KU stages first Kansas DNA Day with statewide high schools
LAWRENCE — The University of Kansas celebrated its first official Kansas DNA Day last month. Lynn Villafuerte and Sonia Hall, with support from the Office of Diversity in Science Training, organized the events in collaboration with the University of North Carolina-Chapel Hill. The design and implementation of this institutional level outreach program aims to accomplish three primary goals:
1. Connect scientists with high school students to link high school biology course content to real-life research applications.
2. Engage junior scientists in outreach during their training to strengthen their ability to communicate the importance of their research to a diverse audience.
3. Provide an opportunity for students to interact with scientists that come from similar backgrounds and experiences.
In its inaugural year, 52 ambassadors visited 14 high schools. The ambassador teams of 2-5 junior scientists consisted of 19 undergraduates, seven post-baccalaureates, 20 graduate students, seven postdoctoral researchers, two staff and one faculty member from six different departments that spanned both the KU-Lawrence and KU-Med campuses. Joshua Hall from UNC-Chapel Hill traveled to KU to assist in ambassador training.
The ambassadors engaged high school students with activities that included DNA isolation and an exploration of the underlying mechanisms that regulate why patients respond differently to the same medications.
“The experience reinforced the idea that understanding the basics of science allows us to begin to understand complex issues and pursue a solution," said Hanna Hall, a junior at Lawrence High School, one of the participating schools. Her teacher Ann Foster said that she participated in the event because she “believes it is important for students to look outside of the classroom for experiences that will enhance and motivate them.”
Ambassador Matthew Medina, a PREP student in geology, said, "What’s great about Kansas DNA Day is exposing students from rural communities and disadvantaged backgrounds who may not have considered a career in science to the world of science and research."
Several DNA Day ambassadors returned to their alma maters, and teachers were excited to specifically request ambassadors that were previously students in their classes. In total, the ambassadors interacted with more than 1,080 students in 48 different classrooms.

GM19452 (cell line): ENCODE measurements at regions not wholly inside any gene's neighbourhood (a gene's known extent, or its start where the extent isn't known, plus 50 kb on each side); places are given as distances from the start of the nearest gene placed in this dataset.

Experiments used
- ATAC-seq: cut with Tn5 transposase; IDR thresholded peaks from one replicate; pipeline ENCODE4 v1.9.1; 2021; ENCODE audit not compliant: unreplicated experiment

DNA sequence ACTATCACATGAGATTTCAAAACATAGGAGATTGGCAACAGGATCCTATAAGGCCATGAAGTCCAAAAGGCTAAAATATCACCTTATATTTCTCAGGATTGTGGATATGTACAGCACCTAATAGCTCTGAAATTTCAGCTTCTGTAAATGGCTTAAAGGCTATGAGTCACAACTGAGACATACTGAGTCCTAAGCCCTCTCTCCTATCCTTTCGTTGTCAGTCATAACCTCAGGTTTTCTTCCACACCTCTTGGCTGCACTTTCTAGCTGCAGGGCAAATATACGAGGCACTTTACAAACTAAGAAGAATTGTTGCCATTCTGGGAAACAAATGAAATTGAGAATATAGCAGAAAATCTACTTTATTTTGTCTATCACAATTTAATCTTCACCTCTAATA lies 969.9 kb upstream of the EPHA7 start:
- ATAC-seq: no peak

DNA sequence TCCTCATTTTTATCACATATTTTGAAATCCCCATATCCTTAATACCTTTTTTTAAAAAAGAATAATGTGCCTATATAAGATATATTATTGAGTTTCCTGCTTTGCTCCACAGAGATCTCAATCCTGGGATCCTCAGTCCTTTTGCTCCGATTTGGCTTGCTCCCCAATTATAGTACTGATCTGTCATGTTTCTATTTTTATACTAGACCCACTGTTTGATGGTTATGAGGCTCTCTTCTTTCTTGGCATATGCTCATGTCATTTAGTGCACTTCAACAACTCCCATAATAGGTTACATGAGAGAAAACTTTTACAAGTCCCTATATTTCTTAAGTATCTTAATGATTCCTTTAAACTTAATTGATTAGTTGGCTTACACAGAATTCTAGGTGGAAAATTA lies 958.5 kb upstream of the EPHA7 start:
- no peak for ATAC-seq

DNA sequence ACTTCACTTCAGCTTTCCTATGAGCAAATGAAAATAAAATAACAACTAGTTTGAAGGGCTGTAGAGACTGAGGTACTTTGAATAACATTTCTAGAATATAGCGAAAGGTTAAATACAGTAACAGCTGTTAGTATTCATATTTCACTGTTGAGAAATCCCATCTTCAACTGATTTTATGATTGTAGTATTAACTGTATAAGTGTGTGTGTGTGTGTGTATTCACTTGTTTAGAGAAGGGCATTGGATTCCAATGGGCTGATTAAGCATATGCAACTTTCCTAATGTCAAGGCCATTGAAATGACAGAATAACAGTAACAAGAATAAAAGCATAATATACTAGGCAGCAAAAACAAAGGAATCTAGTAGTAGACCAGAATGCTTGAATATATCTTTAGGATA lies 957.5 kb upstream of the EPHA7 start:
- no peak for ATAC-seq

“Being one of the very first DNA Day ambassadors to share my love of biology with my old high school is an experience I’ll always remember," said Luke Wenger, a doctoral aspirant in molecular biosciences. "All of the students seemed really interested and curious, and catching up with my old biology teacher made the entire experience incredibly meaningful to me.”
The implementation of an institution wide outreach program for graduate STEM trainees creates a seamless opportunity for newly entering students to become actively engaged in science communication and community outreach.
"Outreach is an incredibly important facet of professional development for early career scientists. Involvement in outreach programs allows for the development of science communication skills," said Beth Ruedi, director of education and professional development for the Genetics Society of America.
The Kansas DNA Day program was designed with the understanding that participation in a well-organized outreach program will increase the competitiveness of trainees when applying for prestigious fellowships, including the NSF Graduate Research Fellowship that heavily weighs the student’s ability to integrate broader insights into their graduate work. Having a well-organized and active outreach program at KU will also make graduate and undergraduate programs more attractive to prospective students.
Ambassador Haifa Alhadyian, master's degree student in molecular biosciences, chose to participate in DNA day to assess her teaching and science communication skills as well as engage with colleagues from other departments.
“I would love to launch DNA Day in my country, Saudi Arabia," she said.
The Kansas DNA Day events will take place annually across the state of Kansas. Currently, 100 percent of the ambassador scientists have committed to participating again next year, and many schools have started contacting the Kansas DNA Day program inquiring about next year’s events and how they can participate. The 2015 participating high schools were Basehor Linwood High School, Hiawatha High School, Highland Park High School, J.C. Harmon High School, Lawrence High School, Maize South High School, Olathe Northwest High School, Olathe South High School, Santa Fe Trail High School, Shawnee Heights High School, Shawnee Mission North High School, SOAR Alternative School, West Franklin High School and Wyandotte High School.
In 2016, Kansas DNA Day will take place April 21st. More information regarding involvement with the Kansas DNA Day outreach program is available online.